Some women who have had so called “normal” cholesterol readings all their lives, often see a marked change at the time of their menopause.
Levels of cholesterol can increase during or after the menopause, due to a reduction in the body’s levels of oestrogen. And that’s because this hormone helps the liver to regulate cholesterol levels.
And many women panic when they hear the word high cholesterol, but should they?
Cholesterol is often considered to signify bad news, and yet it is so important for our overall health. It is not always the enemy we are often led to believe it is.
In fact, it is actually sugar which is the biggest risk to heart health (but more on that another time).
So, what is cholesterol and why do we need it?
Cholesterol is a fatty substance found in every cell in the body and is produced naturally by the liver. And it has a role in thousands of functions in the body.
Here are a few.
It is essential for:
Production of hormones (e.g., oestrogen, thyroid, testosterone etc)
Production of vitamin D and bile salts required for digestion
Maintenance of cell membranes which cover our nerves and brain
And so, without cholesterol, we would end up in a pretty unhealthy condition. For menopausal women, hormone levels, vitamin D status and brain function are of course super important. And so, maintaining the right levels of cholesterol in our bodies during this time is critical.
And the reality is this: We should not be looking at lowering our cholesterol at all costs. But we should be focusing on optimising the right sort of cholesterol in our bodies.
There are several types of cholesterol:
High- density lipoproteins – HDL (often referred to as good cholesterol). These remove cholesterol from our tissues and take it back to the liver so that it can be recycled and excreted
Low -density lipoproteins – LDL (commonly known as “bad” cholesterol) carry cholesterol from the liver to our tissues and may deposit it in our artery walls.
Triglycerides – these are another type of fat which is different from cholesterol, but an important marker to monitor. And that’s because high triglycerides can put you at a greater risk of heart disease, liver disease and diabetes.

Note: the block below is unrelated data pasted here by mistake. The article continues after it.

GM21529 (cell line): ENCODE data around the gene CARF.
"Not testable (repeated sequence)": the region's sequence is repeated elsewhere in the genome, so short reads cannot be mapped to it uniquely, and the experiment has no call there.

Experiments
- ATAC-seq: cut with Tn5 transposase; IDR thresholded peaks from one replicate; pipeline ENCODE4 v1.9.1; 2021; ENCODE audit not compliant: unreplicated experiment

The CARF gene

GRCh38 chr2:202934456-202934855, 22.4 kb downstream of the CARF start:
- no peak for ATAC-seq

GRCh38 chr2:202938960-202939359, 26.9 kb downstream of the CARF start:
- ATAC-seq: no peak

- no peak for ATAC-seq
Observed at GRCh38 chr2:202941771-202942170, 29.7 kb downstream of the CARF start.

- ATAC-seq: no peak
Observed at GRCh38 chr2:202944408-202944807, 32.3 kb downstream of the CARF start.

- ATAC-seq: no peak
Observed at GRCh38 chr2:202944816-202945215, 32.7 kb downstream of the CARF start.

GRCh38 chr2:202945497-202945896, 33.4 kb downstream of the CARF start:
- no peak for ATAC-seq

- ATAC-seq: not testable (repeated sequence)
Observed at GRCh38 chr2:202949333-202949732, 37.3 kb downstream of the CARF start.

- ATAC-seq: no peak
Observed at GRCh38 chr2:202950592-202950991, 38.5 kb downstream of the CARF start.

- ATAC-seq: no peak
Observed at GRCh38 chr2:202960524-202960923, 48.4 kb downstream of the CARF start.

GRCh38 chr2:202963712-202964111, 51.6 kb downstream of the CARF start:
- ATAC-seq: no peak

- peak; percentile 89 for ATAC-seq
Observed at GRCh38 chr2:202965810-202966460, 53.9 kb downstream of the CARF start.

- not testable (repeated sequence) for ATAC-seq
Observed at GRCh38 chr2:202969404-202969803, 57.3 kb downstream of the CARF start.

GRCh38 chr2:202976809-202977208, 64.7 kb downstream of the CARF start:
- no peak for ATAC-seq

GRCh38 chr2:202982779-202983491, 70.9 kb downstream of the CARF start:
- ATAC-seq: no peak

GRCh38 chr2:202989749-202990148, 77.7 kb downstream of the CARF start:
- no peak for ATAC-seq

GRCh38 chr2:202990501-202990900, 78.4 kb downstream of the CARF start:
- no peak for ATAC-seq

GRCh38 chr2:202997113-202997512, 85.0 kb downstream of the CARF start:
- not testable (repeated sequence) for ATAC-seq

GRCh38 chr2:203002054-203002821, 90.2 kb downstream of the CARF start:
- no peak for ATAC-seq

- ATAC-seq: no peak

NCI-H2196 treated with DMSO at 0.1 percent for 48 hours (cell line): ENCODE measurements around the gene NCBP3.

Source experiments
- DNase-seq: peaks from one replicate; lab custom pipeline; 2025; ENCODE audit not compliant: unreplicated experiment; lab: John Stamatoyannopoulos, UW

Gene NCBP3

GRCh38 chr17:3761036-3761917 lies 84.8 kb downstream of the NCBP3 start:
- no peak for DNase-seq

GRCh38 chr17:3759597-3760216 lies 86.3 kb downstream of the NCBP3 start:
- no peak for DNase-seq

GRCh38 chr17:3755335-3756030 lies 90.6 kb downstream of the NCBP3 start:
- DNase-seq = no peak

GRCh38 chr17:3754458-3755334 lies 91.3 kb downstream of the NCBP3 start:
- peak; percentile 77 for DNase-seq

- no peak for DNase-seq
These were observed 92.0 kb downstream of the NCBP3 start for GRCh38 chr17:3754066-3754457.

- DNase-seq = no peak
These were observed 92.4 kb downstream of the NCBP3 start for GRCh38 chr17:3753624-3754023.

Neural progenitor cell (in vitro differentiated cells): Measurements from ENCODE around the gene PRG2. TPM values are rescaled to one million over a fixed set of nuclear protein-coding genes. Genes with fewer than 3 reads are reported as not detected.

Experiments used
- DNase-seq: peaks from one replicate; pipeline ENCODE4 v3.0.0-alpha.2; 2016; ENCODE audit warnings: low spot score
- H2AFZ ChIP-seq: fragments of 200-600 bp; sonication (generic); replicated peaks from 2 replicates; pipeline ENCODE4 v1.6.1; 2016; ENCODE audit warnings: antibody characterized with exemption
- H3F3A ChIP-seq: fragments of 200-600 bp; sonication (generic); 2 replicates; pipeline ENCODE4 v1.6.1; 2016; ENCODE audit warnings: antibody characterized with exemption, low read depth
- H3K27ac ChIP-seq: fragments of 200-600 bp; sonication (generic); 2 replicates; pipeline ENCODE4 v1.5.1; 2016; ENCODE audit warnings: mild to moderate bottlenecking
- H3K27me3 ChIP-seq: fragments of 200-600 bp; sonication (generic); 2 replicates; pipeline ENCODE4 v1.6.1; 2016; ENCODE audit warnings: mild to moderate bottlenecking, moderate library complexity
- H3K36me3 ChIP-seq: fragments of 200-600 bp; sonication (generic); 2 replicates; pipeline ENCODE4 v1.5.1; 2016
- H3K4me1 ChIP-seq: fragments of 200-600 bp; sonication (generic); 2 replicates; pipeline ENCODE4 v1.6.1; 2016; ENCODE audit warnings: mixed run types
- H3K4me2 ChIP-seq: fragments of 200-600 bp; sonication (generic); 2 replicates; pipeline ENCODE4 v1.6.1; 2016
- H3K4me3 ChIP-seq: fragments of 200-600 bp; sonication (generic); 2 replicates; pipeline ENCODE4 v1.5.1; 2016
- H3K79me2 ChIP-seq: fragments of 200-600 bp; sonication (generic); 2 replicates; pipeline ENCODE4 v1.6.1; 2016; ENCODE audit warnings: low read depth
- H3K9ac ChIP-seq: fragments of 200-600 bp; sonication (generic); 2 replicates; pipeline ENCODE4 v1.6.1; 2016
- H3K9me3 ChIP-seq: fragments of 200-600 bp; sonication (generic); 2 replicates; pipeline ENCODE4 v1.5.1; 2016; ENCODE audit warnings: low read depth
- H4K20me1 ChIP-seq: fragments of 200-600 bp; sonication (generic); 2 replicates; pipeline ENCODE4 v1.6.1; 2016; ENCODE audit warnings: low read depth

So, what should our goal be when it comes to managing cholesterol?
Knowing the kind of cholesterol, you have in your body is key to promoting good health.
Rather than focusing on your overall cholesterol level, it is far better to look at the following:
Levels of HDL (good) cholesterol versus LDL (bad) cholesterol
Ratio of triglycerides to HDL
Ratio of total cholesterol to HDL
And looking at your results in this way, will give you a good indication of where (if at all), you need to improve your cholesterol profile.
And ultimately it is all about lowering triglycerides and raising the levels of necessary (and essential) good cholesterol in your body.
How do you optimise your cholesterol profile?
- Don’t follow a low- fat diet! Most low-fat foods are full of sugar. And sugar and refined carbs are converted into abnormal blood cholesterol. When you eat sugar, your liver produces the bad sort of cholesterol and increases triglycerides. It also lowers the good cholesterol.
- Fill your diet with healthy fats such as avocadoes, nuts, seeds, olive oil, coconut oil and oily fish. These all help to improve the type of cholesterol in your body.
- Remember that the only really bad fat is trans-fat. This is the type of fat found in margarine, processed oils (soy, sunflower, canola, corn, grapeseed) as well as many baked goods and processed foods, such as crisps, chips, cakes, and biscuits. This is the type of fat to eliminate completely from your diet.
- Keep alcohol to a minimum as this can lead to increased triglycerides and fat in the liver.
- Increase fibre in the diet. Fibre binds cholesterol and fats and lessens their absorption which decreases blood cholesterol and LDL and increases HDL. Good sources include whole grains, fruits and veg, nuts and seeds and beans and pulses.
- Exercise regularly. Walking, weight training and HIIT are all good options to optimise cholesterol levels.
Think about supplements to improve cholesterol profile
You may also want to look at supplements which can help to improve cholesterol profile.
My favourites include a good quality fish oil which will benefit those with low HDL and high triglycerides as well as red rice yeast which is a powerful cholesterol lowering herbal formula.
Of course, supplements should be considered under the guidance of a nutritionist.
If you are keen to understand your cholesterol profile in a bit more detail, why not book a call to find out how I may be able to help you optimise your health in your peri and menopause years?
And get started today by downloading my ultimate guide for a symptom free menopause